While reporting errors occur, these infrequently so, the stories filling those spaces have been researched then edited. For clarity. To cleanse them of bias.

United States newspaper readers are lucky. Ours make distinctions between news holes and editorials pages. The former are for facts; the latter serves as opinions forums. Elsewhere in the world these lines just aren’t blurred, but often erased. Beyond our shores, readers digest news stories slanted to fit views precious to the publisher, an advertiser … or perhaps government.

During the next four years, thinking Americans should hope traditional news sources regain their go-to primacy. Cable news, such as it’s become, we should regard as echo chambers. Especially the rightward into reactionary leaning ones. Rather than report what occurred, these conduits have found their demographic and cater to the core through regurgitated repetition.

One mustn’t imagine viewers being indoctrinated by the incessant drum of falsehoods pounding “truth” into viewers. Don’t even have to beat the drum that hard. Those watching have come to prefer outright lies being presented as “truth.” Such lies comfort the willing dupes.

In their respective ways, George Orwell and Joseph Goebbels would each admire how Der Trump suckered masses who believed themselves desperate outcasts in the America of today. The TV conman, real estate swindler, and financial fraud did an unquestionably good job of gauging his audience and making them buy the sham of one-man expertise he sold them.

Without a doubt Orwell and Goebbels, two peas sharing the same language manipulation pod, will be name-dropped often during America’s Trump-induced Four-Year Walk of Shame.

Der Trump sold his best malevolence on behalf of America through social media, where no filter, balance, or pretense of fairness exists nor needs expecting. Pandered as “facts,” what sluiced along social media came across as a serial of MAD magazine’s Spy vs. Spy feature.

No meeting in middle, no compromise, no accommodation, just promoting extremes; no shades of gray, just black and white blocs; no subtleties, just hammer striking anvil. Comical if only one didn’t see the possible real-life consequences as so threatening.

Bound as they are by codes and rules, only the traditional news sources can avoid these polarizations which produce plenty of angry exchanges yet fail informing in the least. Since the turn of the century, former primary news sources have rapidly lost their shares of the public’s appetite for knowledge. New media’s platforms and manners of presentation have captivated the immediate gratification generation, yes, but like diets consisting of sweets and starches over vegetables and protein have sated their hunger devoid of supplying much nutrition.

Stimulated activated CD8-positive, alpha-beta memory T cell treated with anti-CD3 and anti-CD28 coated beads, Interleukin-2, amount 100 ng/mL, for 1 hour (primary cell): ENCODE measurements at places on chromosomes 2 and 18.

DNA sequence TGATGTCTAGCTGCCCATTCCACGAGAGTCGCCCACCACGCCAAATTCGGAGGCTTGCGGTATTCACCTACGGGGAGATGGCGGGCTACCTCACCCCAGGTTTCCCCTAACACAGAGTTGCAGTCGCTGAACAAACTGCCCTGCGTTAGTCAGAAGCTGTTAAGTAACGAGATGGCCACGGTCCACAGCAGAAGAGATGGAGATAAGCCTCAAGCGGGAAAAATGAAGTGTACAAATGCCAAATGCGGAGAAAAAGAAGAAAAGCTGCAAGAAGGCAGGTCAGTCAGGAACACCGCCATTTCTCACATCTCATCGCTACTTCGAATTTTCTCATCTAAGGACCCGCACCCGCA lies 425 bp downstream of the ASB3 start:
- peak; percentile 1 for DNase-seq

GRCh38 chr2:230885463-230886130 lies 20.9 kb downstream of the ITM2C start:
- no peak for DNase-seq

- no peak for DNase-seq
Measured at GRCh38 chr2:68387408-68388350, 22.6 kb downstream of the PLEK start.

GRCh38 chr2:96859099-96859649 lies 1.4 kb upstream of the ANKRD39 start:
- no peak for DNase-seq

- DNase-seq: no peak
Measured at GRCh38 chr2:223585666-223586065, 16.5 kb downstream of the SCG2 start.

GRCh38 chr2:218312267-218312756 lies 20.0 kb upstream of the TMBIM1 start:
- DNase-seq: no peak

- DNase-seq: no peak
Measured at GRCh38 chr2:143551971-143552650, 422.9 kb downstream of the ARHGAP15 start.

The 2016 election has demonstrated that American minds are brimming but our intellect starves.

Certainly given the public’s greater skepticism of the system, this cultivated through decades of shrill right-wing haranguing, the days of unassailable reportage have concluded. No more trustworthy TV journalists relaying words the Almighty whispered into their ears, no more news articles made indisputable by print seemingly chiseled into the foolscap. Belief that everything no matter how trivial or innocuous is issued on an angle advantageous to some sinister entity has throttled too much clarity. Even the weather now suffers this blemish.

Though climate change is fact it can be argued as a foreign rival’s plot to hinder domestic industry. While offering convenient and easy to grasp shouting points, these demurrals fail explaining the sudden frequency and almost biblical severity of climatic calamities. These incidents may only worsen tomorrow if alleviating measures remain ignored today.

But again, the softening of our ability to separate facts from hoaxes has provided fertile fields for weakened minds. Canards are acceptable on say-so’s. The verifiable needs disputing.